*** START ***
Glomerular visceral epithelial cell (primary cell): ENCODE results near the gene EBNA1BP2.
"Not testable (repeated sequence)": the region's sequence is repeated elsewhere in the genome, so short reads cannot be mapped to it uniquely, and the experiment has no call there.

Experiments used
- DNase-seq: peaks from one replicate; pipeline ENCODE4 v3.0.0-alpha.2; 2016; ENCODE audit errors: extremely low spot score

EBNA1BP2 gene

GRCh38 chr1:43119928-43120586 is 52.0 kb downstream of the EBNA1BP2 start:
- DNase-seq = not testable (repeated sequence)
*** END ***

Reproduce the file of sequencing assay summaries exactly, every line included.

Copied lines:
Glomerular visceral epithelial cell (primary cell): ENCODE results near the gene EBNA1BP2.
"Not testable (repeated sequence)": the region's sequence is repeated elsewhere in the genome, so short reads cannot be mapped to it uniquely, and the experiment has no call there.

Experiments used
- DNase-seq: peaks from one replicate; pipeline ENCODE4 v3.0.0-alpha.2; 2016; ENCODE audit errors: extremely low spot score

EBNA1BP2 gene

GRCh38 chr1:43119928-43120586 is 52.0 kb downstream of the EBNA1BP2 start:
- DNase-seq = not testable (repeated sequence)